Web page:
DEL NORTE— The Rio Grande County Board of County Commissioners met on Wednesday, Jan. 30 to address issues of loss and gain at the courthouse. County Administrator Roni Wisdom tendered her resignation and will work her last day on Feb. 15. Then Marlayna Martinez distributed a 25-question survey to board members analyzing losses from the opiate-abuse crisis. In another presentation, Del Norte High School students and other members of the Rio Grande Prevention Partners emphasized how the San Luis Valley is losing teenagers to suicide.
On the positive “gain side,” Road Supervisor Patrick Sullivan updated the board with equipment purchase details, and Emily Brown’s report initiated a chance for county staff members to have access to CPR training.
Addressing opiate addiction, Martinez asked commissioners if they would join the sheriff’s department, Del Norte Police Department and the board of education by providing feedback through a survey also distributed in Alamosa and La Jara.
The extensive survey targets local understanding of opiate abuse, both within the community and among personal associates. “Prefer not to answer” is an option for nine questions that hit close to home. Martinez asked commissioners to mail completed surveys to her. Commissioner Gene Glover invited Martinez to give her presentation during a Rotary Club meeting at 7 a.m. on Wednesdays at Boogies Restaurant. Rotary members span multiple vocations and can provide diverse input.
Without much discussion, Commissioner Suzanne Bothell simply stated that “Roni [Wisdom] has resigned effective Feb. 15. We are looking for a new administrator.” Wisdom’s ability to field detailed questions from commissioners and presenters will be hard to replace.
Sullivan followed with an update about old and new equipment for road repair and maintenance.
“First and foremost,” Sullivan said, “I’m looking for approval for the 2019 distributor purchase. I’d like to put the order in place so we can have the distributor by construction season in April.”
Sullivan originally estimated needing more than $200,000, based on Alamosa’s strategy of paying $184,000 and adding $12,000 worth of improvements. Considering customization costs, Sullivan found a candidate and said, “This is the fit for us. It replaces a 38-year-old piece of equipment. It will be ready for the road, but we’ll need to add lights and other parts like a radio.”
Sullivan predicted needing no more than $3,000. “You always miss a widget or a mudflap,” Sullivan said. “but we can do it in-house.”
Built in 1968, the current equipment has been running for Rio Grande County since 1981. As Sullivan explained, “We’ll put it out there for sale once the new one comes. We’ll find a home for it.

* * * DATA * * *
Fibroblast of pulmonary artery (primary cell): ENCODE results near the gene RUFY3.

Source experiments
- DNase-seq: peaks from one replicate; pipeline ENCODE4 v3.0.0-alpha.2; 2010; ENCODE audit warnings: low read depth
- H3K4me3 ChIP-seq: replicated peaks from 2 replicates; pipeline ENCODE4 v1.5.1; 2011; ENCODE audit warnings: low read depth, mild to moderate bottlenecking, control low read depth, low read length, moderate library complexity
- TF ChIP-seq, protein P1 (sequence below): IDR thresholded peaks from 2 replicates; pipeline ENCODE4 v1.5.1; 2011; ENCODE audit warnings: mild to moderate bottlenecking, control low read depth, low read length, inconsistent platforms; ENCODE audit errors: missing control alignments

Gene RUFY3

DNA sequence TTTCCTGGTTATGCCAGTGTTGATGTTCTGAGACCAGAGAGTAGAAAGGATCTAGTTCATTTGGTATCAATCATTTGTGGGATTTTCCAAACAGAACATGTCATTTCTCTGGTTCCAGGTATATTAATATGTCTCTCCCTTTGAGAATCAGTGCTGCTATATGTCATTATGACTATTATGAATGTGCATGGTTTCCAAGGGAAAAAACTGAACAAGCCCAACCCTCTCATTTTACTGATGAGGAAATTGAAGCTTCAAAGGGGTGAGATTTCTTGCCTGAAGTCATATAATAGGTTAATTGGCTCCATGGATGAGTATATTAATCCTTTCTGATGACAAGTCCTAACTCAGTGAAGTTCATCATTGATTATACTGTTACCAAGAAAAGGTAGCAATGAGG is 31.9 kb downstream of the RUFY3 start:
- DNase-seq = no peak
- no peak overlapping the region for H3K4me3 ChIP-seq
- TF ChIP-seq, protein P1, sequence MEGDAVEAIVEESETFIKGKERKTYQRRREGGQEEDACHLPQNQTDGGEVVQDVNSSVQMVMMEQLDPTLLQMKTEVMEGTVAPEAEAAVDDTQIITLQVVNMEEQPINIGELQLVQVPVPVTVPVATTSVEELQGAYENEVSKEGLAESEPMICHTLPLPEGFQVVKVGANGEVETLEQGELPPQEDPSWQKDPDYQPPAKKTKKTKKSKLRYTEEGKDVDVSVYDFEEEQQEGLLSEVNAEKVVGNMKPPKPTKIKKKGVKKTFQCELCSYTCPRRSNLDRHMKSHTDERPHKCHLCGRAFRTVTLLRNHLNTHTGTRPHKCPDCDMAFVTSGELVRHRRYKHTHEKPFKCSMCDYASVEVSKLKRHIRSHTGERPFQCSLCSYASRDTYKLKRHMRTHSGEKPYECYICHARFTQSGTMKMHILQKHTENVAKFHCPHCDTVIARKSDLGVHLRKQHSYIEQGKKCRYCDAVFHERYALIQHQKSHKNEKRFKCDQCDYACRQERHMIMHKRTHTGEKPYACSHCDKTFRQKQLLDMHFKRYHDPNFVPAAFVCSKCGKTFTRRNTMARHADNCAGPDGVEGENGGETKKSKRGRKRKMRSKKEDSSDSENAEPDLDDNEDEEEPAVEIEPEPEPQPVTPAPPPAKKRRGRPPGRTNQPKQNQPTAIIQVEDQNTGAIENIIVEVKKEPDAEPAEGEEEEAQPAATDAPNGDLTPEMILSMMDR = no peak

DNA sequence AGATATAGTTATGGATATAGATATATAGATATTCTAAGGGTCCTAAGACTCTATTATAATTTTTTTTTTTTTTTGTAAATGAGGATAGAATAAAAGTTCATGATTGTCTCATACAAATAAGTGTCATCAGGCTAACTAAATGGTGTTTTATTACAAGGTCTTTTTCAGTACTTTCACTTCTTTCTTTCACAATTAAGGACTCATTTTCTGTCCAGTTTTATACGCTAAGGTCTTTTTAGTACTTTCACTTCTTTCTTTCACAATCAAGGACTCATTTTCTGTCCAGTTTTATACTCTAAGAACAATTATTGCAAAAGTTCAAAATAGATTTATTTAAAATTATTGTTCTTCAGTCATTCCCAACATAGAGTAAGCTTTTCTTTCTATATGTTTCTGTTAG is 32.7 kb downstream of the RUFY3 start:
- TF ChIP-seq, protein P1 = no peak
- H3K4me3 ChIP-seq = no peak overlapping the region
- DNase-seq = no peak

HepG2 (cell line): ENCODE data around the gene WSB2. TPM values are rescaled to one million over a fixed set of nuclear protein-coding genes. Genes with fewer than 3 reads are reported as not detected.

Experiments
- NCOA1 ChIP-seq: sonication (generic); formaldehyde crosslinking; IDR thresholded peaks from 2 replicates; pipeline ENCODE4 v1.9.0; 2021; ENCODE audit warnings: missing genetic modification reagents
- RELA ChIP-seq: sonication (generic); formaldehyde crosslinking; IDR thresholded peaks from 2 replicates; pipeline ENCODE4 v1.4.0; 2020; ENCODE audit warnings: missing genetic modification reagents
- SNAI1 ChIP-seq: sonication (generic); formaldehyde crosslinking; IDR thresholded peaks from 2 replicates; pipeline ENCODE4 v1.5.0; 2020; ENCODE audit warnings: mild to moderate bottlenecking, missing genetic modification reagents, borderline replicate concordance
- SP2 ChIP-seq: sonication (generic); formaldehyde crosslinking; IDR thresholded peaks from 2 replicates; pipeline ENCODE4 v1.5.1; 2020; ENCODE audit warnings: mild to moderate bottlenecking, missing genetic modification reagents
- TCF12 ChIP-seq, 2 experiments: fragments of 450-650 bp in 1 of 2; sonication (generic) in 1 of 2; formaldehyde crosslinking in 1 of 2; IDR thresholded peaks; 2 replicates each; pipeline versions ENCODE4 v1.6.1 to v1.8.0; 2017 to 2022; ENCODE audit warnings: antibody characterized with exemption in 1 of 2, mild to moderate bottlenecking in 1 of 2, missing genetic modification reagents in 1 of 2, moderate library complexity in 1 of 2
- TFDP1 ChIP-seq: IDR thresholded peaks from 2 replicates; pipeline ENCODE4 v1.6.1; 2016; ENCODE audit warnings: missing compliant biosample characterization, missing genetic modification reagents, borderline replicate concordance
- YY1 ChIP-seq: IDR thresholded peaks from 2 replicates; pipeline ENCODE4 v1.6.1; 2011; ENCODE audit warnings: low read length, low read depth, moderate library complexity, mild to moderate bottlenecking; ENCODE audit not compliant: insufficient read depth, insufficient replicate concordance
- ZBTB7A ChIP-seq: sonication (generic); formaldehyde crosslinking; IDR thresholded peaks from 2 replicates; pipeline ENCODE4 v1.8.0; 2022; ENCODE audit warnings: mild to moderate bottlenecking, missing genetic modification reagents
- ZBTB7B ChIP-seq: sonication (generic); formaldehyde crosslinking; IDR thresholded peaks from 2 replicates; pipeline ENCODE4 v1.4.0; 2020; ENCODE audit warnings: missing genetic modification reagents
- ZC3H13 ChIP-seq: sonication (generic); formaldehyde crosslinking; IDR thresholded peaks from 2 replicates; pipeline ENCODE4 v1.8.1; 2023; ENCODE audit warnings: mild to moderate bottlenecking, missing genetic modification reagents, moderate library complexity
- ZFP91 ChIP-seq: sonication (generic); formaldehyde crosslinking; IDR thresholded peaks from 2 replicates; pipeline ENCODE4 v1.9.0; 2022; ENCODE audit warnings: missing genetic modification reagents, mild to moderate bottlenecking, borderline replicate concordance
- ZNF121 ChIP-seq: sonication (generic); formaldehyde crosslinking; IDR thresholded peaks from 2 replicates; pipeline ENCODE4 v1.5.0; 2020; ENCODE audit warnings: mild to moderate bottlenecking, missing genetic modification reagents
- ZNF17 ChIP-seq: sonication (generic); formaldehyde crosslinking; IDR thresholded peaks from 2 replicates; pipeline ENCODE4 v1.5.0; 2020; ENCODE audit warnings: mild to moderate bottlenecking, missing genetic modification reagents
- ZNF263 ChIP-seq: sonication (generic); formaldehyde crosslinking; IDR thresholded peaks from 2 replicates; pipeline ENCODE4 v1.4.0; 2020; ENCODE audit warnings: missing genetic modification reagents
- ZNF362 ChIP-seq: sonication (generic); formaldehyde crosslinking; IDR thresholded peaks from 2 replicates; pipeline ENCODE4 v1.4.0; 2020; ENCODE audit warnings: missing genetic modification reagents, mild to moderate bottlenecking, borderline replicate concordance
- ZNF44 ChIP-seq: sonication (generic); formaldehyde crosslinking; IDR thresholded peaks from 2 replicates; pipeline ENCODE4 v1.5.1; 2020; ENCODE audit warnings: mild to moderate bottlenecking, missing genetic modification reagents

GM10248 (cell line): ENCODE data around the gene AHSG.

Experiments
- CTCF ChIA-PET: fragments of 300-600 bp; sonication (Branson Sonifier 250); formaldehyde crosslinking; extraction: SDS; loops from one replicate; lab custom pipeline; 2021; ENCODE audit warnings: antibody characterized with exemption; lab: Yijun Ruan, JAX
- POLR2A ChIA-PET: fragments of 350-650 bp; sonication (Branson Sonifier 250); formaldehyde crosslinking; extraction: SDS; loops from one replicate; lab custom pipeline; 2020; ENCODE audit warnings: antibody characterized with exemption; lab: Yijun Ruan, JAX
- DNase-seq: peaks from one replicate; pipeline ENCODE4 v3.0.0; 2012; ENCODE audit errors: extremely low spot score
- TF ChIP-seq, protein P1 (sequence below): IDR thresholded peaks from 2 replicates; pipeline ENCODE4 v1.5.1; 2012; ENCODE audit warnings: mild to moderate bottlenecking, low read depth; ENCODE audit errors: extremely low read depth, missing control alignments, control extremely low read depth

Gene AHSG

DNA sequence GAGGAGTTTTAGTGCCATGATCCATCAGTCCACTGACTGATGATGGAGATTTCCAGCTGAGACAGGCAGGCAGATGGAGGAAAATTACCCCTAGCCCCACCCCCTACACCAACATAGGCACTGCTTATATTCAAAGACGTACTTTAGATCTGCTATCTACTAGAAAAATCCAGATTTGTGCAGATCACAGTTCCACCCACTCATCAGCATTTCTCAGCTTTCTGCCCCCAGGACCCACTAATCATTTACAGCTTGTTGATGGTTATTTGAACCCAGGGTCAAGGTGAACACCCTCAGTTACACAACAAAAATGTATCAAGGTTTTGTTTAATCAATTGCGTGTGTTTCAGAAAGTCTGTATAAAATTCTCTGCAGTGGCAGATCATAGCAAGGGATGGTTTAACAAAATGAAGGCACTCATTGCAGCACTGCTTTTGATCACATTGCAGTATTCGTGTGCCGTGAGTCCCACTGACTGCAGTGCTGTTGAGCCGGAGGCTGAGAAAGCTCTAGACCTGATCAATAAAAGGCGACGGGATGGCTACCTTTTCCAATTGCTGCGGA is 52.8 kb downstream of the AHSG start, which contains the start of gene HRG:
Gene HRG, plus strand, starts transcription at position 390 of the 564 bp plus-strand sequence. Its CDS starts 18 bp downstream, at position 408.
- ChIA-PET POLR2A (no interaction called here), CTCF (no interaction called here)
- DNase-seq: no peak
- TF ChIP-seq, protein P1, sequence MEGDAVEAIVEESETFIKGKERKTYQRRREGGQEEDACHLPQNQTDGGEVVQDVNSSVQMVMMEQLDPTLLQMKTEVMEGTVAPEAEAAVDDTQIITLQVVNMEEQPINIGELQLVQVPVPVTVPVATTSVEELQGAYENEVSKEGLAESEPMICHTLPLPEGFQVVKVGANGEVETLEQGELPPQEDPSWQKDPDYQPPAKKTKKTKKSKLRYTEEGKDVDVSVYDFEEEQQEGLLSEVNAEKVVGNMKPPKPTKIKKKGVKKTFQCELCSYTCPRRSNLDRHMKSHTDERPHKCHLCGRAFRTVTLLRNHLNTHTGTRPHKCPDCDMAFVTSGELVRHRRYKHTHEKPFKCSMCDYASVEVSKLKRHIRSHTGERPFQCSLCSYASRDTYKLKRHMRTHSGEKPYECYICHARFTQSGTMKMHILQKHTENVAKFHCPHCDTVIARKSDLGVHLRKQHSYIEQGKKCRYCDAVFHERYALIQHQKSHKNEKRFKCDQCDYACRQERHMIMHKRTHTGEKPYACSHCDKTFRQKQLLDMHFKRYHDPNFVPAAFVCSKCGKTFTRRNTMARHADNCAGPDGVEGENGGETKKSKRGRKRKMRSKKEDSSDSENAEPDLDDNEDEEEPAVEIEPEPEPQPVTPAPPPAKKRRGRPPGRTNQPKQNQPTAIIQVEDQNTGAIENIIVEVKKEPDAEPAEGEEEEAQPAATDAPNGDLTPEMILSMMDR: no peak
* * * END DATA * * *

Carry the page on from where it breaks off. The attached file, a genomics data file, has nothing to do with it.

Sullivan didn’t anticipate selling it for more than $10,000, and keeping it running would not have been cost-effective for the next year and beyond. Other unused equipment could boost the budget as well. Sullivan said he’d get as much as possible for a weed mower, a 1986 pickup and a 1968 trailer that hasn’t been used since 1969.
The board approved moving forward with the new distributor purchase, and they also signed CDOT documentation certifying that Rio Grande County maintained 571.64 total miles of eligible roadways. Sullivan’s crew maintains another 48.09 miles, and an additional 92.34 miles of routes in the county are maintained by other entities. As mileage of pavement increases, Sullivan’s reports swell as well.
“It’s in our interest to make improvements and document the changes,” Sullivan said.
Dressed in matching yellow T-shirts, members of the Rio Grande Prevention Partners included Del Norte High School students and other community members after Sullivan’s report.
“Today we’d like to talk to you about suicide in the Valley. It’s increasing,” noted Del Norte Tiger Max Garcia. Citing numbers from a recent Healthy Kids survey, Garcia explained that almost 91 percent of teens have considered suicide, and 11.3 percent have attempted it. “We can’t deny it,” Garcia said.
Maya (daughter of Melonie Dominguez, community liaison for the Del Norte School District) designed the shirts and helped make the appeal for commissioners to order more for themselves and other county employees. With stocked wardrobes, shirt owners would wear their T-shirts on designated Fridays to boost awareness.
In addition to designing the shirt, the senior mentioned another project within the school. Called the Tiger Care Closet, a little space in the back of the high school library includes chapstick, shampoo, extra sweatpants and anything a student might need. Maya asked commissioners if they would consider placing a similar box in the courthouse.
Representing public health, Brown mentioned grant funding and staffing before reporting on emergency preparedness. Fire season is approaching, and emergency shelter management and other considerations deserve attention before flames fly. Ultimately, the county is accountable for emergency facilities and procedures. Disease outbreaks are a similar threat, flaring up amid campaigns to immunize more people.
The recent federal government shutdown also sparked planning to make sure county operations staff and vendors get paid. For full-time staff, Brown had other plans as well. In addition to securing an office assistant position, Brown asked for funding to create a deputy director position. A deputy would give Brown time to oversee multiple projects and be more involved with different groups and boards.
Before concluding, Brown floated the idea of extending CPR training to Rio Grande County employees. Conducting the training in-house would expand expertise and save the county money, although it would require funds for materials and instruction.